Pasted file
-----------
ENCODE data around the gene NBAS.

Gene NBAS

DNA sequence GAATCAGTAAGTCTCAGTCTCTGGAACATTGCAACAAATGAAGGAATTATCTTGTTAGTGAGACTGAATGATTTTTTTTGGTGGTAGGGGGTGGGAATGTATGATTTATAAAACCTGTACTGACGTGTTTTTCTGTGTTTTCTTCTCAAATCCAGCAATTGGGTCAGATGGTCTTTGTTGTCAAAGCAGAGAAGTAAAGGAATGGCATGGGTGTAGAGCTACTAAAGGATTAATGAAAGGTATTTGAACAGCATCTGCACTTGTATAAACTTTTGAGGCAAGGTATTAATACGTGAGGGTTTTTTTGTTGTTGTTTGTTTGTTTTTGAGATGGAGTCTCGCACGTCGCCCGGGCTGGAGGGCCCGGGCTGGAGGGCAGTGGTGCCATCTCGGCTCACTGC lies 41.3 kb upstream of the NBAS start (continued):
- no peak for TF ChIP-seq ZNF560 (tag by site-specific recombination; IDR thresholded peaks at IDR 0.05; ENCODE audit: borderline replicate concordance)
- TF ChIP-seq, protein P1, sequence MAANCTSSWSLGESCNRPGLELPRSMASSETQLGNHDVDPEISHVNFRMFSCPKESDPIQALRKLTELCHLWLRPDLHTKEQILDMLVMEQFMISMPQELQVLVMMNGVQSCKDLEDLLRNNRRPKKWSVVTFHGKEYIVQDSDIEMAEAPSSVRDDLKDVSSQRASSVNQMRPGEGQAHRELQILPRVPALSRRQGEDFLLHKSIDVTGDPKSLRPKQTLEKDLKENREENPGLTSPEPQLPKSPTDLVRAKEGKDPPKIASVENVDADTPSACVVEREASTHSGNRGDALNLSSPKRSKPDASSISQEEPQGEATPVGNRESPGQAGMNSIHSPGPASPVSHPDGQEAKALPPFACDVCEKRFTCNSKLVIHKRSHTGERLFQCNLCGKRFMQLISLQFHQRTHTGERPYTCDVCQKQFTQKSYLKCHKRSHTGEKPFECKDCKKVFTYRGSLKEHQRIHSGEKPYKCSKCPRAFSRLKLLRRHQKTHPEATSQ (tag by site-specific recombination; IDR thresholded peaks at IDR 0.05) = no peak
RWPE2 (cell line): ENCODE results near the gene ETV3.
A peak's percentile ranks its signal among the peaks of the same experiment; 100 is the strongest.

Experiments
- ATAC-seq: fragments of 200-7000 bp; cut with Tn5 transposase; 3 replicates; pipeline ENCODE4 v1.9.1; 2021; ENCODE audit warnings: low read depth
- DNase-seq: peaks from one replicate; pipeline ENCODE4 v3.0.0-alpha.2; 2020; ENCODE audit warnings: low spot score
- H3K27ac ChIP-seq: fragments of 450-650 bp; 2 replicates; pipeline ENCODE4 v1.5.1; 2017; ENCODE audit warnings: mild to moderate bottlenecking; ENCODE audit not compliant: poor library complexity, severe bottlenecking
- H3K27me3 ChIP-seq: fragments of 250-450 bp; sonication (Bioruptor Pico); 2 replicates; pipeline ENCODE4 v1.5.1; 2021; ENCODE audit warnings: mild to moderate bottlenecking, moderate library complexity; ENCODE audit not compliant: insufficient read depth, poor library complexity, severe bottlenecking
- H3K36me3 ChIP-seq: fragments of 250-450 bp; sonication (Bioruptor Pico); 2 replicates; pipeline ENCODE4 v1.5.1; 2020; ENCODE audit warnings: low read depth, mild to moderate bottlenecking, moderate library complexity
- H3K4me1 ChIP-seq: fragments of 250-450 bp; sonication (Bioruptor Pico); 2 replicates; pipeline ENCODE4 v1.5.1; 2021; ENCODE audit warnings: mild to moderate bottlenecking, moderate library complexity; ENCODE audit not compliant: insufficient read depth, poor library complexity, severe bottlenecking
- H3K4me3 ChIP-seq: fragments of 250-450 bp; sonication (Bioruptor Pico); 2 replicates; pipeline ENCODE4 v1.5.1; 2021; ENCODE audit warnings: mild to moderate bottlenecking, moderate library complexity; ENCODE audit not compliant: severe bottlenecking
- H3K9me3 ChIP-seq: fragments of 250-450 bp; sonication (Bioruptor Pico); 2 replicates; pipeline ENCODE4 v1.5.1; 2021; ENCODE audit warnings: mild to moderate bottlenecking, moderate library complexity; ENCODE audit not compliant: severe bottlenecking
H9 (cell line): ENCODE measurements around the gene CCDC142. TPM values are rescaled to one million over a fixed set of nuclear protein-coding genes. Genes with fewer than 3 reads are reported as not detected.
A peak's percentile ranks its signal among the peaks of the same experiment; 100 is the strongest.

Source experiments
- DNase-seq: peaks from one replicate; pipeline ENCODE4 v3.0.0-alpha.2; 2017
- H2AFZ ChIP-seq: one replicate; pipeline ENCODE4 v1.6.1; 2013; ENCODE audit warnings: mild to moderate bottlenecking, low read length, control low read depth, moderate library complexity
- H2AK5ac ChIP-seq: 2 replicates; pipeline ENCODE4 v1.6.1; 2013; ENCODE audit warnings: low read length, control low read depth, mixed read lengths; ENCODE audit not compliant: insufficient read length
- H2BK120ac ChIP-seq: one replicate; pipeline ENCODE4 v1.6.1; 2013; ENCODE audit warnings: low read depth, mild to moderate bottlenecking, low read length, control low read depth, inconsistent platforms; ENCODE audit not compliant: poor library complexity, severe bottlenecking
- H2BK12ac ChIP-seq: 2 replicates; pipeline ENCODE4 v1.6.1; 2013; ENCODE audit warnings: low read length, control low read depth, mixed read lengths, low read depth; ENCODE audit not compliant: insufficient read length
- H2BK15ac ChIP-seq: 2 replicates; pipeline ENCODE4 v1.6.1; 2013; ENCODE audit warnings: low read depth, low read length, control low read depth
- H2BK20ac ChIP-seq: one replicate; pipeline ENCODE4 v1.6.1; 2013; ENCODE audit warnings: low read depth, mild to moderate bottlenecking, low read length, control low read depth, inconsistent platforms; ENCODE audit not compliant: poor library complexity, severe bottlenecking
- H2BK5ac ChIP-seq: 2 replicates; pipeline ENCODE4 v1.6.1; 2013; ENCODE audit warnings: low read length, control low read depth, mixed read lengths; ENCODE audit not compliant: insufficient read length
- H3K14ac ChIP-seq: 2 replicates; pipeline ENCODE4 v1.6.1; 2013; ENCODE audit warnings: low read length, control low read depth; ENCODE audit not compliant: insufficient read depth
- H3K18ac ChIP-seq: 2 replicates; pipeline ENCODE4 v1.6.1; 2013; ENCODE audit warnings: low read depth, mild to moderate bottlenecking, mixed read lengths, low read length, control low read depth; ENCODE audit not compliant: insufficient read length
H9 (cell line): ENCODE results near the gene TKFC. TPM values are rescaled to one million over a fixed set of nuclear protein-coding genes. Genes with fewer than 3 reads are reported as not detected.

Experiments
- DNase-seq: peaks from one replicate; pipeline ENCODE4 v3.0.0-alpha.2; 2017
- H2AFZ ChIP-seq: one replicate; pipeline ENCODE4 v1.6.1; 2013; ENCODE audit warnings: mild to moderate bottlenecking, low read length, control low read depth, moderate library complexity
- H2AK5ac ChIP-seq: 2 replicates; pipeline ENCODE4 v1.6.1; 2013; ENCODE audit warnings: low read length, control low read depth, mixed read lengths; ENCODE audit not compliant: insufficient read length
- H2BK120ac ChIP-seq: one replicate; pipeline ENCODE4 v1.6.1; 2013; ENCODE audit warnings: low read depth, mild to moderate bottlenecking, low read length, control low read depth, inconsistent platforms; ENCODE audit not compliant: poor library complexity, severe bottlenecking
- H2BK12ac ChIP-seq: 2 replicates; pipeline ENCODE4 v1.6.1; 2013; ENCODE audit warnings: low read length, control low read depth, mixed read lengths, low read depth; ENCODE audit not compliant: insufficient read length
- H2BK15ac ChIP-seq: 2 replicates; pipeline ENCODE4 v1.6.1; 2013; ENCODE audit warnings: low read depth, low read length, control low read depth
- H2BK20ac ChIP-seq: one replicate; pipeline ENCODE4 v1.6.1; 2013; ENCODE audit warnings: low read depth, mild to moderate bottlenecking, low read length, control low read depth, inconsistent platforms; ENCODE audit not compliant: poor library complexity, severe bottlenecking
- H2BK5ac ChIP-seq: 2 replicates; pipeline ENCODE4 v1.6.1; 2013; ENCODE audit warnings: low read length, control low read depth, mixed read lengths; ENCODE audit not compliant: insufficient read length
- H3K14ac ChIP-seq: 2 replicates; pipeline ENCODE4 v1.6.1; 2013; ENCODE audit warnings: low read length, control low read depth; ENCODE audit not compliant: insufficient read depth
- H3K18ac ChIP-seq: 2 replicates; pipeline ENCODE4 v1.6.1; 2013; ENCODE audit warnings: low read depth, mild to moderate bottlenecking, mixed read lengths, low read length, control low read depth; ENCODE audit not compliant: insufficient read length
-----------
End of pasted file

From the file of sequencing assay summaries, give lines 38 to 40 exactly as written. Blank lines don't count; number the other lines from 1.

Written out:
- H2BK20ac ChIP-seq: one replicate; pipeline ENCODE4 v1.6.1; 2013; ENCODE audit warnings: low read depth, mild to moderate bottlenecking, low read length, control low read depth, inconsistent platforms; ENCODE audit not compliant: poor library complexity, severe bottlenecking
- H2BK5ac ChIP-seq: 2 replicates; pipeline ENCODE4 v1.6.1; 2013; ENCODE audit warnings: low read length, control low read depth, mixed read lengths; ENCODE audit not compliant: insufficient read length
- H3K14ac ChIP-seq: 2 replicates; pipeline ENCODE4 v1.6.1; 2013; ENCODE audit warnings: low read length, control low read depth; ENCODE audit not compliant: insufficient read depth